Getting older is a normal part of life, but vision loss most certainly is not — so says National Eye Institute director Dr. Paul A. Sieving, reported KXO Radio.
Offering up some advice to those interested in keeping their eyes healthy over the long-term period, Dr. Sieving said in the article that timely diagnosis, speedy treatment and proper follow-up can safeguard against vision loss stemming from conditions like age-related macular degeneration (AMD), glaucoma and diabetic retinopathy.
In the article, Dr. Sieving provided the following suggestions in a bid to help people keep their eyes in good shape no matter what their age:
- People need to find out whether or not eye disease is something that is part of their family history. If they discover that a relative has eye disease, they should consult their eye doctor to find out what they can done to keep their eyes functioning properly.
- People need to adopt a healthy lifestyle. Those who consume foods that contain lots of omega-3 fatty acids — which can be found in fish — and vitamins C and A — which can be found in produce such as leafy green vegetables and citrus fruits — can help to protect their eyes.
- People need to learn to give their eyes a break now and again. According to Dr. Sieving, those who have an occupation that requires sitting in front of a computer for long stretches of the day should follow the 20/20/20 rule. He explained that people should, ever 20 minutes, focus their eyes approximately 20 feet in front of them for a period of 20 seconds. This, said Dr. Sieving, will help to lessen fatigue and eyestrain.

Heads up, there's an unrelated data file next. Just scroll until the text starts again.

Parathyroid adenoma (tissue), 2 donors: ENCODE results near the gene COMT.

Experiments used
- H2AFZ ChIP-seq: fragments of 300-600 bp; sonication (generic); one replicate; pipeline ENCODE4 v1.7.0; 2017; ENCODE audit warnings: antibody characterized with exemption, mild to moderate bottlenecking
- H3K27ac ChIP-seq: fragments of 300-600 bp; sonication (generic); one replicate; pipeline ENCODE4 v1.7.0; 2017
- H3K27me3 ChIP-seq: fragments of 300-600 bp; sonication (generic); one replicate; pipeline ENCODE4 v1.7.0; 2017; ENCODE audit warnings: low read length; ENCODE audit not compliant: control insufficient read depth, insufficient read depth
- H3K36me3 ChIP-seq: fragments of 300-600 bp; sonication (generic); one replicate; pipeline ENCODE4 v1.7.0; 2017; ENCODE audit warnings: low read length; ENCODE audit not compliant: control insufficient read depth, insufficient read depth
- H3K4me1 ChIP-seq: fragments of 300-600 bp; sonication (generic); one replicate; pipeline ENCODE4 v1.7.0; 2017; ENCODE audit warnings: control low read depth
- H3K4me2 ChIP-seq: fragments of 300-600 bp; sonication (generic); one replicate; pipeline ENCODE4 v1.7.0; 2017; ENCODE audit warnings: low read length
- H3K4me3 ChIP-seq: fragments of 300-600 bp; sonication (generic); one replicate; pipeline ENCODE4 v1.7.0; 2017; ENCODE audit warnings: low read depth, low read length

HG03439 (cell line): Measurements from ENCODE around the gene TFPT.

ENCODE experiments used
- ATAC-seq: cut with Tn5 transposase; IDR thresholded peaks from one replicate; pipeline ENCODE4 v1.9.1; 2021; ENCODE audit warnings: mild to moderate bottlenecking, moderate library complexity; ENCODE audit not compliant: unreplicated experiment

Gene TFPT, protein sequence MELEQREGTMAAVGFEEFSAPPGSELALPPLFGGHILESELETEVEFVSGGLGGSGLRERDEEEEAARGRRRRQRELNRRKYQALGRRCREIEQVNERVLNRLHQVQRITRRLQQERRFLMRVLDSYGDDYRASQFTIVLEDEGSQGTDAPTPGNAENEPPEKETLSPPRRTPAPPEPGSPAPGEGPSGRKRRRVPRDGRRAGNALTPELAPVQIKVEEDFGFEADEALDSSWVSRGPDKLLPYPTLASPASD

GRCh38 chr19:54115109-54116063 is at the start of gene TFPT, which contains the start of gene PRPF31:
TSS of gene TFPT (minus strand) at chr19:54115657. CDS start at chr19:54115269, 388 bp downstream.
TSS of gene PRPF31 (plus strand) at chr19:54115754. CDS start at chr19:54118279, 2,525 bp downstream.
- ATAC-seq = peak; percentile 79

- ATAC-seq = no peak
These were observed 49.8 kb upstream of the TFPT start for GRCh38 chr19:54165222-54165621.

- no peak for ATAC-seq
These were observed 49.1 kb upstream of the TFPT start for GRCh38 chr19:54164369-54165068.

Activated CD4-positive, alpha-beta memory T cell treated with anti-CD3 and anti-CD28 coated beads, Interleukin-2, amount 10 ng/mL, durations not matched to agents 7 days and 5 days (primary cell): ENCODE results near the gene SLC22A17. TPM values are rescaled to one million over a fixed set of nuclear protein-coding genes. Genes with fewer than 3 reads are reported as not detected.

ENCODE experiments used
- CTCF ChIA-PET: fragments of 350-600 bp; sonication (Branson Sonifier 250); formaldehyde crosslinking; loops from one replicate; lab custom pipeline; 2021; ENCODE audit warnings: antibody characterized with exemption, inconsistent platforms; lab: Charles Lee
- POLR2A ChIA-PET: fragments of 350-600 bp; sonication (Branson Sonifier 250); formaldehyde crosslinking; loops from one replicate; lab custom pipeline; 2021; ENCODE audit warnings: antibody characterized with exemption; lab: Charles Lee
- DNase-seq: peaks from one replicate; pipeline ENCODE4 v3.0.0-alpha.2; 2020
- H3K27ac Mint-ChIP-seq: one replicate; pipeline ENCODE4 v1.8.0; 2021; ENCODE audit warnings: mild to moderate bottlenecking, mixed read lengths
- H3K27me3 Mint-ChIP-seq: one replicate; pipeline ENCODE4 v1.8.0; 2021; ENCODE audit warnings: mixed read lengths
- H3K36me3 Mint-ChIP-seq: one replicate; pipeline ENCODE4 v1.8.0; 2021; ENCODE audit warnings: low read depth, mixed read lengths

- People need to be careful when it comes to selecting sunglasses. When out looking for the perfect pair, people should narrow their selection to sunglasses that block out at least 99% of UV-B and UV-A radiation. Anything less will not provide adequate protection.
Dr. Sieving said in the article that early phases of eye conditions generally do not come with obvious symptoms. What this means is that people need to go to their eye care specialist for a complete dilated eye test.